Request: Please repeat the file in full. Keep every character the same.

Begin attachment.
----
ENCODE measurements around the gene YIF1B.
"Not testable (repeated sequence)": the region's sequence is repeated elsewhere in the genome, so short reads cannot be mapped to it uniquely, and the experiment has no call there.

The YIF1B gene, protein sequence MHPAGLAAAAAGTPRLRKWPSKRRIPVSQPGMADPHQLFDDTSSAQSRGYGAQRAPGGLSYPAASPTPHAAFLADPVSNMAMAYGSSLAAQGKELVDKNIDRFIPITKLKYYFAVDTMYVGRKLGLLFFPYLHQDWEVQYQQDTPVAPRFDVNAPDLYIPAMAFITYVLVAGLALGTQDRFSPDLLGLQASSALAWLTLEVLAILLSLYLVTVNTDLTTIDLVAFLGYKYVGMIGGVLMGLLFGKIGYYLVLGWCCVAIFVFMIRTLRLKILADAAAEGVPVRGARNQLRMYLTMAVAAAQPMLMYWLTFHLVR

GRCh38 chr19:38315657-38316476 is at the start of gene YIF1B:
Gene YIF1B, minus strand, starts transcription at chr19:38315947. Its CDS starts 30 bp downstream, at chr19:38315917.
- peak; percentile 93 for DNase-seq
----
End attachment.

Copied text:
ENCODE measurements around the gene YIF1B.
"Not testable (repeated sequence)": the region's sequence is repeated elsewhere in the genome, so short reads cannot be mapped to it uniquely, and the experiment has no call there.

The YIF1B gene, protein sequence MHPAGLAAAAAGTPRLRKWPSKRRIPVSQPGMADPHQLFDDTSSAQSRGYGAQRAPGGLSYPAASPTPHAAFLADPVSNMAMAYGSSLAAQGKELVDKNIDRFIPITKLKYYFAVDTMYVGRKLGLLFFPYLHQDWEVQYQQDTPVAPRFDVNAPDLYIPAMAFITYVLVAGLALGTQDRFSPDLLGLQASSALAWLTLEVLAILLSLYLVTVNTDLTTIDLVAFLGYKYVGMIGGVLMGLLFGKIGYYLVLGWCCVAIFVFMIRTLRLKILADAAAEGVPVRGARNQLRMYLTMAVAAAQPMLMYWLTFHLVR

GRCh38 chr19:38315657-38316476 is at the start of gene YIF1B:
Gene YIF1B, minus strand, starts transcription at chr19:38315947. Its CDS starts 30 bp downstream, at chr19:38315917.
- peak; percentile 93 for DNase-seq